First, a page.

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Please Note: Tonight’s screening includes only the first part directed by Pasolini; the running time is 53 minutes.  We will not screen the second part directed by Giovanni Guareschi but instead offer La Ricotta, which will immediately follow The Rage of Pasolini.
Saturday September 11 at 7pm

The Rage of Pasolini (La Rabbia di Pasolini)

Directed by Giuseppe Bertolucci and Pier Paolo Pasolini.
Italy 1963/2008, 35mm, b/w and color, 53 min. Italian with English subtitles
Print courtesy of Cineteca di Bologna

In 1962, Pasolini was invited by an Italian newsreel producer to create a feature-length film essay from his company’s library of footage. Inspired by diverse wealth of imagery, Pasolini set out to make a film as “a show of indignation against the unreality of the bourgeois world.” Assembling images from the Soviet bloc and various anti-colonial movements as complement and contrast to the newsreel footage, Pasolini crafted a remarkable tour de force of politically trenchant commentary on the modern world, climaxing in a moving meditation on the death of Marilyn Monroe. Fearing controversy and box-office failure, the producer ordered Pasolini to cut the original version to less than an hour and then promptly added a right-wing counterpart by the filmmaker Giovanni Guareschi, packaging the two parts as one film. Disowned by Pasolini, this version was indeed a failure. Although Pasolini’s original version remains lost, an ambitious reconstruction was recently completed by Giuseppe Bertolucci and the Cineteca di Bologna using the shot list and a dialogue transcript from the first version, as well as Pasolini’s notes on music for the film.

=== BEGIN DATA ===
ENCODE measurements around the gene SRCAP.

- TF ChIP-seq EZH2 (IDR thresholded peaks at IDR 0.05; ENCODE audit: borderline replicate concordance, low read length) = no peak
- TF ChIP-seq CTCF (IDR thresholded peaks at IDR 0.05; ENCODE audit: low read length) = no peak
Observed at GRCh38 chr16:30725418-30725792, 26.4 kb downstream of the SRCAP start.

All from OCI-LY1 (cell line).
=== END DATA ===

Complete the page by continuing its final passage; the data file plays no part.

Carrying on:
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Saturday September 11 at 9pm

The Decameron (Il Decameron)

Directed by Pier Paolo Pasolini.
With Franco Citti, Pier Paolo Pasolini, Ninetto Davoli
Italy 1971, 35mm, color, 110 min. Italian with English subtitles

In an attempt to turn away from the more experimental direction of his late 1960s work and create a “popular cinema,” Pasolini turned to the beloved collection of alternately bawdy and tender tales of star-crossed lovers, randy nuns and pedophile pickpockets written by Boccaccio in the fourteenth-century. The result is one of the director’s most accessible films, filled with early Renaissance imagery, plentiful nudity and earthy eroticism. While Boccaccio used a range of different narrators to tell each story of romantic attachments and ribald misadventures, Pasolini replaces this framing device with a series of brief interludes featuring himself as a Giottoesque painter. To Pasolini’s dismay, the film’s international popularity inspired a number of soft-core imitations.

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Please note: Seeking Locations in Palestine is in Italian with French subtitles. There are currently no English subtitled prints available.
Monday September 13 at 7pm

La Ricotta

Directed by Pier Paolo Pasolini.
With Orson Welles, Mario Cipriani, Laura Betti
Italy 1963, 35mm, b/w and color, 35 min. Italian with English subtitles
Print from the Pasolini Foundation

For his contribution to the omnibus film RoGoPaG – comprised of episodes by himself, Rossellini, Godard and Ugo Gregoretti – Pasolini fashioned an ingenious fable that is both a satire on filmmaking and a tribute to Italian Mannerist painting. Although Orson Welles stars as a director filming the crucifixion, the real protagonist is an unassuming middle-aged man working as an extra to feed his family. The extraordinary meeting of three worlds—high art, moviemaking and all-too-real poverty—leads to a collision with tragicomic consequences, a “collage,” as Pasolini called it, that allows him to effectively critique the distance between ethics and aesthetics.